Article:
Fridge Doors Save the Climate Hong Kong’s first energy report and best practice guide on commercial refrigeration | WWF Hong Kong

Fridge Doors Save the Climate Hong Kong’s first energy report and best practice guide on commercial refrigeration

Posted
15 September 2017


Hong Kong’s first-ever research study into the city’s commercial refrigeration sector highlights the energy challenges and food safety risks of open display fridges. WWF’s “Missing the Doors” energy report and best practice guide urges a market transformation towards climate-friendly and consumer-oriented refrigeration in the grocery retail sector. It asks for retailers to retrofit doors on fridges for increasing energy efficiency, and for the government to tighten the laws regulating cooling temperature, securing food safety; and to raise the energy efficiency standards on commercial refrigeration to international standards.

For the guide, WWF and 35 citizen scientists conducted a comprehensive city-wide “Fridge Census”, which covered over 640 stores from 26 grocery retail brands. The results are worrying with only seven out of 26 grocery retail brands passing. This means that every year, more than 90 million kWh of electricity (0.2 per cent of Hong Kong’s electricity demand) is wasted and 51,000 tonnes of carbon is unnecessarily emitted because of missing fridge doors.

During the study, WWF discovered that open display fridges not only have low energy efficiency but high energy demands. In a typical supermarket, the refrigeration system is responsible for 50-64 per cent of total electricity consumption and this percentage can be higher due to the widespread use of commercial fridges with no doors. WWF estimates that two of the city’s grocery retail giants, Wellcome and PARKnSHOP, could save 16,800 and 17,200 tonnes of carbon emissions, respectively, simply by retrofitting doors on their fridges. This equates to savings in operating expenses of $15 million and $17 million, respectively.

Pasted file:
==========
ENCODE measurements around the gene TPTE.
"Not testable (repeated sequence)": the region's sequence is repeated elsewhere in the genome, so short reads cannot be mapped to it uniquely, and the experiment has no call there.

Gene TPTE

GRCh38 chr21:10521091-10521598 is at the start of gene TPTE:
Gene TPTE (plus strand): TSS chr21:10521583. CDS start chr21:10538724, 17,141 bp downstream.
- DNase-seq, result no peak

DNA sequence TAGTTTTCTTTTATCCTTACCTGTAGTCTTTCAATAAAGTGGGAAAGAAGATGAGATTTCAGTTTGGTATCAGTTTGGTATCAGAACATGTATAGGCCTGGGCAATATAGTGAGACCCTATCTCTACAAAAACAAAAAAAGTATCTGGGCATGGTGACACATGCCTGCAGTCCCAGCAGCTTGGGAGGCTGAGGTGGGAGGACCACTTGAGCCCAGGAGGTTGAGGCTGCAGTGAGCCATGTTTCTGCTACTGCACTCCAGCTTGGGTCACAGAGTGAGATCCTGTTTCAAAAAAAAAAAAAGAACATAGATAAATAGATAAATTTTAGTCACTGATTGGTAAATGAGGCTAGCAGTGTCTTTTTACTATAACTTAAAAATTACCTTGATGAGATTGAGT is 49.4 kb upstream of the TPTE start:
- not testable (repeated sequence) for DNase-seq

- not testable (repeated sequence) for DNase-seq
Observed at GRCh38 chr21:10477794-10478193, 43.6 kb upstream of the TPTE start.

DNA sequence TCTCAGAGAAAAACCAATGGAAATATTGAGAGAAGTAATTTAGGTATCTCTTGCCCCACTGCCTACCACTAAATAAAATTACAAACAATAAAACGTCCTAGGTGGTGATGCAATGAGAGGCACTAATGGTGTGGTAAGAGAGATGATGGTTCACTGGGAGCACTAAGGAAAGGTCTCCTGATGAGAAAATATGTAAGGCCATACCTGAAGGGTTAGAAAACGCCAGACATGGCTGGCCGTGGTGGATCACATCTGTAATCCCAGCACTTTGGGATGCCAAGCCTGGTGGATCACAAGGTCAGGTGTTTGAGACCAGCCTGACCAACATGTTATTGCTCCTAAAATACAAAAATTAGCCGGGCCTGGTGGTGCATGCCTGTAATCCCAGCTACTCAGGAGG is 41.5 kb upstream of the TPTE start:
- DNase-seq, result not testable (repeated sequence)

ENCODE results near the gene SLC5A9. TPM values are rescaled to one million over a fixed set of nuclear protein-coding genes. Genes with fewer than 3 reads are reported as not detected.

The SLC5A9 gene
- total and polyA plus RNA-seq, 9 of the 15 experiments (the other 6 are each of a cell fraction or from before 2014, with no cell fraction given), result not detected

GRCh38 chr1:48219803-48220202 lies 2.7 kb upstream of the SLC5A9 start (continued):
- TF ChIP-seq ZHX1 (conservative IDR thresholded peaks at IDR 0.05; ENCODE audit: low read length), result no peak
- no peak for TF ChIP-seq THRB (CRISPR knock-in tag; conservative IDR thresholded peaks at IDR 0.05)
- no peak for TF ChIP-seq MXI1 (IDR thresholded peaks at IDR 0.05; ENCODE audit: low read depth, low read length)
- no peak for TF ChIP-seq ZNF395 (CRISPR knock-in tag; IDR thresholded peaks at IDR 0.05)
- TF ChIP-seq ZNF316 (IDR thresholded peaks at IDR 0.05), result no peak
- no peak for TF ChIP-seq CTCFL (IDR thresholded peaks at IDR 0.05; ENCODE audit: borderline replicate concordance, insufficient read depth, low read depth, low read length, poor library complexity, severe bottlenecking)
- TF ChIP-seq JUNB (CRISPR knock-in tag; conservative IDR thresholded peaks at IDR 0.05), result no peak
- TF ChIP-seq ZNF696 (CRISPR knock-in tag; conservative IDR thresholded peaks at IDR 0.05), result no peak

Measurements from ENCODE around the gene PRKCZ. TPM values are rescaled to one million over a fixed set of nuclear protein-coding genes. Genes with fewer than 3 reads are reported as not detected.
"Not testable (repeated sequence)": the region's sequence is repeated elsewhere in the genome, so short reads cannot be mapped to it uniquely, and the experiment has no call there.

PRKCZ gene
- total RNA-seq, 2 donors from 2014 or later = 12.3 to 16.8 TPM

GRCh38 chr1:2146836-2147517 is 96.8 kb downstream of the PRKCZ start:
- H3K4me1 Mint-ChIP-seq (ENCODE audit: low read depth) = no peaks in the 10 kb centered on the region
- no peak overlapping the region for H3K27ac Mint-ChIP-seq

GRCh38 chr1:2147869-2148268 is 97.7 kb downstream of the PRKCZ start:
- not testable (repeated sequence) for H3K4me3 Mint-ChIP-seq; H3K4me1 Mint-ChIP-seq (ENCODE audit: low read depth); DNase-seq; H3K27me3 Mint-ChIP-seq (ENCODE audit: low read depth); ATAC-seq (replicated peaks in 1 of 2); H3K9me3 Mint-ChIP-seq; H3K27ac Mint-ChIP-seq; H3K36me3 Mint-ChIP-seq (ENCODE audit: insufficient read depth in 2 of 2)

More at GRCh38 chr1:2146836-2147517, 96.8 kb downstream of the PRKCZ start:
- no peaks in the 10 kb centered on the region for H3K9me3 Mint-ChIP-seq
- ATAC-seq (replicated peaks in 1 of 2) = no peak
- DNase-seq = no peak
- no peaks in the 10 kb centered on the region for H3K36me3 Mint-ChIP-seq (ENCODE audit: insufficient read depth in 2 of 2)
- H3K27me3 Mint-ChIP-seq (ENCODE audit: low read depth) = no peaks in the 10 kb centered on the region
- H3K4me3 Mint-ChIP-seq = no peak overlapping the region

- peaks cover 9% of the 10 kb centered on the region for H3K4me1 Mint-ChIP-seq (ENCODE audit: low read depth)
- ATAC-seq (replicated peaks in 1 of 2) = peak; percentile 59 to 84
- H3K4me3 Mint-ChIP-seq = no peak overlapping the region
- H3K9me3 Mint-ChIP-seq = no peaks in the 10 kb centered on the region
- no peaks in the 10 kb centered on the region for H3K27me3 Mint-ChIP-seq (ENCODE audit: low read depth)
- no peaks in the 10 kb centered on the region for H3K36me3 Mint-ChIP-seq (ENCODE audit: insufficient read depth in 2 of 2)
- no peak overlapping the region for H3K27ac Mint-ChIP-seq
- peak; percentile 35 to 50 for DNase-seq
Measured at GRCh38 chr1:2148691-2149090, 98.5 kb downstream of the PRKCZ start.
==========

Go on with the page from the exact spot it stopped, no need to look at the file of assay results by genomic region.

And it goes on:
“We called for grocery retailers to take immediate action with positive results. A total of nine out of 26 grocery retailers*, representing over 1,200 outlets, have committed to a door-closed policy in the past year two years, which will save an estimated eight million kWh of energy and 5,500 tonnes of carbon annually. Among the retailers which are willing to implement a door-closed policy, the convenience store sector is leading, leaving supermarkets, department stores and frozen food markets behind,” said Olivia To, WWF-Hong Kong’s Assistant Project Manager for Sustainability.

In Hong Kong, the energy efficiency performance of commercial refrigeration is not under any policy regulation by the government. According to figures from the Electrical and Mechanical Services Department, the total energy consumed by refrigeration in 2014 increased by 35 per cent over ten years – the highest rate of increase among all energy end-uses. WWF-Hong Kong urges the government to extend the scope of “Mandatory energy efficiency labelling scheme” by including commercial appliances under the regulation, while high energy consumption appliances such as refrigeration should be put on the top priority.

The guide also identifies the loopholes in storage temperature regulations established by the Food and Environmental Hygiene Department (FEHD) as well as the temperature monitoring measures demonstrated by the retailers. WWF found that open display fridges failed to maintain a proper cooling temperature by keeping perishable products within 4°C or freezing products within -18°C. Over 98 per cent of open display fridges which stored dairy products failed to maintain the standard temperature suggested by the FEHD. To address concerns on food safety, it is critical for the government to enhance and review the legal regulations on storage temperatures.

*Grocery retailers which have established door-closed and fridge temperature monitoring policy: 7-Eleven, VanGo, Hung Fook Tong, 759 Store, AEON, Marks & Spencer Food, city’super, 759 Supermarket and 759 Frozen Market
 

Fridge Doors Save Energy (Chinese version only)

Doors on fridges increase energy efficiency and secure food safety.
© WWF-Hong Kong
Fridge Doors Save the Climate
© WWF-Hong Kong
Before and after of retrofitting doors on commercial fridges
© WWF-Hong Kong